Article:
Among Mickey’s team mates is a primitive Horace Horsecollar who is only half anthropomorphized. ‘The Fire Fighters’ is also notable for its use of animals as objects (an ostrich as a pole, a cat as a siren), while objects are very much alive, indeed, most notably the ladder, which is shown sleeping in bed.

The cartoon makes clever use of animation cycles, especially in the scenes depicting the burning building. Some of the gags are quite unique, like Mickey milking a fire hydrant and a ladder that climbs itself down, a gag that has to be seen to be believed.

In all, ‘The Fire Fighters’ is one of the best of the early Mickey Mouse cartoons, and certainly Mickey’s best short of 1930.

Mickey would fighting fire again five years later in the equally inspired ‘Mickey’s Fire Brigade‘ (1935).

Watch ‘The Fire Fighters’ yourself and tell me what you think:

This is Mickey Mouse cartoon No. 19
To the previous Mickey Mouse cartoon: The Cactus Kid
To the next Mickey Mouse cartoon: The Shindig

‘The Fire Fighters’ is available on the DVD ‘Walt Disney Treasures: ‘Mickey Mouse in black and white’

Director: Dave Fleischer
Release Date:
 September 24, 1930
Stars: Bimbo?
Rating: ★★★★★ ♕
Review:

Swing You Sinners © Max Fleischer‘Swing You Sinners!’ is an early Talkartoon, and a wildly imaginative one, too.

We watch a thief (probably Bimbo, but his appearance in the early Talkartoons is so inconsistent, one can’t be sure). The thief tries to steal a chicken, but runs into a cop. The thief then flees into a graveyard, where he has a particularly nightmarish experience. First the gate locks itself, then turns into a stone wall, and then the graves start to sing…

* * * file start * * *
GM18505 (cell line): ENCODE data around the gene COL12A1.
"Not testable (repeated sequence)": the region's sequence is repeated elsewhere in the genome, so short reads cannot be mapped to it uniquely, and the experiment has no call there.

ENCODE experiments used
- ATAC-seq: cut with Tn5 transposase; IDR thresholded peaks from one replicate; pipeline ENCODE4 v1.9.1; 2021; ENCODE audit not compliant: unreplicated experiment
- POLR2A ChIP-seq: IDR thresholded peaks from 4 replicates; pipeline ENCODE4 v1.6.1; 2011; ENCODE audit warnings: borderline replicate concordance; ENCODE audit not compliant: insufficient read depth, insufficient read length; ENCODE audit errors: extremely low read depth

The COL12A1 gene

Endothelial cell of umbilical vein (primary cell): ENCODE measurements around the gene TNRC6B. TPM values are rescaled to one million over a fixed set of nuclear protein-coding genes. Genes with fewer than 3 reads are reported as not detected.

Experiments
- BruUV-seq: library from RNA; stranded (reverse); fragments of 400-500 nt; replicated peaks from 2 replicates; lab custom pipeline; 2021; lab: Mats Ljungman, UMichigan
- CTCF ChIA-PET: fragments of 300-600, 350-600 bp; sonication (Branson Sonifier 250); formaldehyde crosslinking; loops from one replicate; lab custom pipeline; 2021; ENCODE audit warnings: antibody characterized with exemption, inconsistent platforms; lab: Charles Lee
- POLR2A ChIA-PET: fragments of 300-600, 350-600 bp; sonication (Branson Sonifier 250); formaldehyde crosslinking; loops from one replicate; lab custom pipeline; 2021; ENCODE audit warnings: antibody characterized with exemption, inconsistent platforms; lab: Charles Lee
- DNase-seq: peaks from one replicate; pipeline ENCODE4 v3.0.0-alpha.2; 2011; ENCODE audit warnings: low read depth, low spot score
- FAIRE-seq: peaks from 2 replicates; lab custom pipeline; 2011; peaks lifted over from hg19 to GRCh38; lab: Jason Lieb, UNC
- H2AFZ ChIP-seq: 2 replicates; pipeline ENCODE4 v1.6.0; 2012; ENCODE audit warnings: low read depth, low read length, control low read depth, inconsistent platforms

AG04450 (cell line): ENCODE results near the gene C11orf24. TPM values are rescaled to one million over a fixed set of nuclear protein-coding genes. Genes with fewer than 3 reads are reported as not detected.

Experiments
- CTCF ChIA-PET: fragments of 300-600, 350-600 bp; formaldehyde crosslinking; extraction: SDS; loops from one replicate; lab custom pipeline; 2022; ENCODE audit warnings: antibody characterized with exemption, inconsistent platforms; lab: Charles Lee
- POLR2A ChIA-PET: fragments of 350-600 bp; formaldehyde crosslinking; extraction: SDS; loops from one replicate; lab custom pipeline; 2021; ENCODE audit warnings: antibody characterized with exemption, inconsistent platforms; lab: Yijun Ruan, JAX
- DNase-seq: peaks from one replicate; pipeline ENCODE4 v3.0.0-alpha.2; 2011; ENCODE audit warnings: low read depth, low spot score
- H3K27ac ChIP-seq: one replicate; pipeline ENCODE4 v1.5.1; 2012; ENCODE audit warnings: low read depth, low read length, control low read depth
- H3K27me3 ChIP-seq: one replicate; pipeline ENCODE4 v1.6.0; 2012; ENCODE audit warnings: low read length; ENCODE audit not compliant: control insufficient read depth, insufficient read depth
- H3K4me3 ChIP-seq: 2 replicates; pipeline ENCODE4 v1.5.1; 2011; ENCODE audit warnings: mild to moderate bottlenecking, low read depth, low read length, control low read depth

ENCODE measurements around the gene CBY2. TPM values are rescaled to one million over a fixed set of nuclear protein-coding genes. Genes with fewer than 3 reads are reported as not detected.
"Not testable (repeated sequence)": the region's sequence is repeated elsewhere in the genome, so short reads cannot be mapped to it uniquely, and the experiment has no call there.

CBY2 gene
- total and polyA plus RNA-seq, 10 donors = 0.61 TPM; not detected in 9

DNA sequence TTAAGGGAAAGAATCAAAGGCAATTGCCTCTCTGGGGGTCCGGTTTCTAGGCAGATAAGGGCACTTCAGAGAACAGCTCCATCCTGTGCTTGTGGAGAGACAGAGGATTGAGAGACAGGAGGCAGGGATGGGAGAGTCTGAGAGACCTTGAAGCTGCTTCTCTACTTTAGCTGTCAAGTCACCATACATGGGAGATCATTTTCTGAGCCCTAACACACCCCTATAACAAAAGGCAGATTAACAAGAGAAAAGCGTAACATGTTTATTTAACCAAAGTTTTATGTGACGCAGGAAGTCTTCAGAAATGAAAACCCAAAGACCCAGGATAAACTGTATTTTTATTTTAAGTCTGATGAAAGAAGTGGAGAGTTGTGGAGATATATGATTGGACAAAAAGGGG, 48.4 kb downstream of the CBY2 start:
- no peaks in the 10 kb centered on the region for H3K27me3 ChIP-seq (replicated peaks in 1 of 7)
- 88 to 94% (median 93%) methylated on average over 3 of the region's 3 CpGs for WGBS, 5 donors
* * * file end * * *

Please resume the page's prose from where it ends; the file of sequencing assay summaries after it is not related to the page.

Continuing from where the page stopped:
Soon all kinds of inanimate objects start to haunt him. And although the soundtrack is very jazzy, ‘Swing You Sinners!’ remains a bad trip throughout. At one time the walls close into him, at another a ghost promises him to give him a ‘permanent shave’.

The animation is extremely rubbery, and even insane. For example, when we watch a chicken do some scatting, both the chicken and the background are very wobbly, to a hallucinating effect. In the end we watch countless ghosts marching, followed by even more ghostly images when the thief starts to descend into hell. The cartoon ends with a giant skull swallowing the thief, a surprisingly grim ending for a cartoon with such swinging music*.

In any case ‘Swing You Sinners!’ is a testimony of the sheer creativity, which was the Max Fleischer Studio in the early 1930s, and should be placed among the greatest cartoons of all time.

Watch ‘Swing You Sinners!’ yourself and tell me what you think:

This is Talkartoon No. 10
To the previous Talkartoon: Barnacle Bill
To the next Talkartoon: Grand Uproar

‘Swing You Sinners’ is available on the French DVD Box Set ‘Betty Boop Coffret Collector’

*It may be interesting to note that this is one of the earliest mentions of swing, predating for example Duke Ellington’s song ‘It Don’t Mean A Thing (If It Ain’t Got That Swing)’ by two years, and being miles ahead of the swing craze of the second half of the 1930s.

Directors: Harry Bailey & John Foster
Release Date: August 31, 1930
Stars: Waffles and Don
Rating:
Review:

Frozen Frolics © Van Beuren‘Frozen Frolics’ is the third of four cartoons featuring the obscure duo Waffles & Don. In this short they are on their way to the North Pole to steal the pole, which looks like a barber’s pole.

After they lose their sled due to an obstinate rabbit, we suddenly cut to arctic animals dancing, much like Walt Disney’s ‘Arctic Antics‘ from two months earlier. Only after a while we return to the duo, whom we watch being exhausted, and trudging through a snow storm. When Don seems to be dead, Waffles steals his money, and eats his shoe. Luckily, Don is alive after all. But later Waffles doesn’t hesitate to throw his little friend to an angry bear. Don beats him up for that, with which the cartoons ends.